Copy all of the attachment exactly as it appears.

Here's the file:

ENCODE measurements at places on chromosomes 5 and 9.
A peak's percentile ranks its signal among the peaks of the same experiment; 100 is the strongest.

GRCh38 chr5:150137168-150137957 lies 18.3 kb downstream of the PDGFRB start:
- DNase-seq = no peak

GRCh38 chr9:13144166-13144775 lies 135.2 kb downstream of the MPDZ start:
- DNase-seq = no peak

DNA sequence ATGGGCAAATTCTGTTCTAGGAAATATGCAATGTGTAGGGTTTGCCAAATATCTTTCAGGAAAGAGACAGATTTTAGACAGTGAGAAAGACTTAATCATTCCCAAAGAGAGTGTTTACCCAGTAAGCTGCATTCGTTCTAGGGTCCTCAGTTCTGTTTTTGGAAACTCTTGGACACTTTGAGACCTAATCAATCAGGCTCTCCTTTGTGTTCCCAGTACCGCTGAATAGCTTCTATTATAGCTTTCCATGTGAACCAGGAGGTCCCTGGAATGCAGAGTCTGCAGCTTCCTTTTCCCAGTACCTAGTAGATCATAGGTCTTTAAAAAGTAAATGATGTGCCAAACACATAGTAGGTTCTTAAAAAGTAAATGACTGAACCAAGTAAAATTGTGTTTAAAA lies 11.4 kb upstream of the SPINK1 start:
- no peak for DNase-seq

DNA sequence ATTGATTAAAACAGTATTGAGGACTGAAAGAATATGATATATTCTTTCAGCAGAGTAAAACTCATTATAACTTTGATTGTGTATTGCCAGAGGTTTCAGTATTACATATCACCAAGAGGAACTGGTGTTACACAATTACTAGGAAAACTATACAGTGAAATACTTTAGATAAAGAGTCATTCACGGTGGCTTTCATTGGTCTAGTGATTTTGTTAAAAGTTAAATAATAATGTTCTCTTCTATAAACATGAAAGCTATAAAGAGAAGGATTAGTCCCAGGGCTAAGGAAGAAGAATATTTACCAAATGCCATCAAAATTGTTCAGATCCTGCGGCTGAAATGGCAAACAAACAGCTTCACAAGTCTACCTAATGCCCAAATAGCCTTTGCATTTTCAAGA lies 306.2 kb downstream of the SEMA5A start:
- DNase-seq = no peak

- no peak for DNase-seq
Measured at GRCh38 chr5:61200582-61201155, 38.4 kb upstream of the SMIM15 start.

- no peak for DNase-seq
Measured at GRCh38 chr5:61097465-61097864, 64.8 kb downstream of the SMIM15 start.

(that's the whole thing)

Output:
ENCODE measurements at places on chromosomes 5 and 9.
A peak's percentile ranks its signal among the peaks of the same experiment; 100 is the strongest.

GRCh38 chr5:150137168-150137957 lies 18.3 kb downstream of the PDGFRB start:
- DNase-seq = no peak

GRCh38 chr9:13144166-13144775 lies 135.2 kb downstream of the MPDZ start:
- DNase-seq = no peak

DNA sequence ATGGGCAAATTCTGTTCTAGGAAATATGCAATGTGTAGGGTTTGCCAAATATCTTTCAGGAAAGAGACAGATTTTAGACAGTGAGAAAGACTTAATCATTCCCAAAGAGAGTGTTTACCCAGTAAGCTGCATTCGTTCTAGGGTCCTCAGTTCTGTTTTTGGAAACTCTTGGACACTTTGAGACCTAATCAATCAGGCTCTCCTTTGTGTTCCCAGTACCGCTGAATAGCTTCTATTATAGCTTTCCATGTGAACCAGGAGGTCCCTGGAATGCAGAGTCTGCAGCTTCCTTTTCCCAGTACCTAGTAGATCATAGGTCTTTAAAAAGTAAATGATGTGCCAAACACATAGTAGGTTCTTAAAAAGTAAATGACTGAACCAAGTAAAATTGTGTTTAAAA lies 11.4 kb upstream of the SPINK1 start:
- no peak for DNase-seq

DNA sequence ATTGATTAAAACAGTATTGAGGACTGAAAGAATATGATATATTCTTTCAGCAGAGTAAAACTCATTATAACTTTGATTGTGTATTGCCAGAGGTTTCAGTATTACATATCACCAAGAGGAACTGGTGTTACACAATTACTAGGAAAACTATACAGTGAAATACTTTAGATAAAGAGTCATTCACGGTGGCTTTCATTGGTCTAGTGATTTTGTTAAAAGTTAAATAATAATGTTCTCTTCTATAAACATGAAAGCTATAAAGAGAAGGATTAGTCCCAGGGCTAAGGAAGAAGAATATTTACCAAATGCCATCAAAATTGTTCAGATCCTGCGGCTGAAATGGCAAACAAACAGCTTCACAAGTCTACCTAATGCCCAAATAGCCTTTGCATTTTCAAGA lies 306.2 kb downstream of the SEMA5A start:
- DNase-seq = no peak

- no peak for DNase-seq
Measured at GRCh38 chr5:61200582-61201155, 38.4 kb upstream of the SMIM15 start.

- no peak for DNase-seq
Measured at GRCh38 chr5:61097465-61097864, 64.8 kb downstream of the SMIM15 start.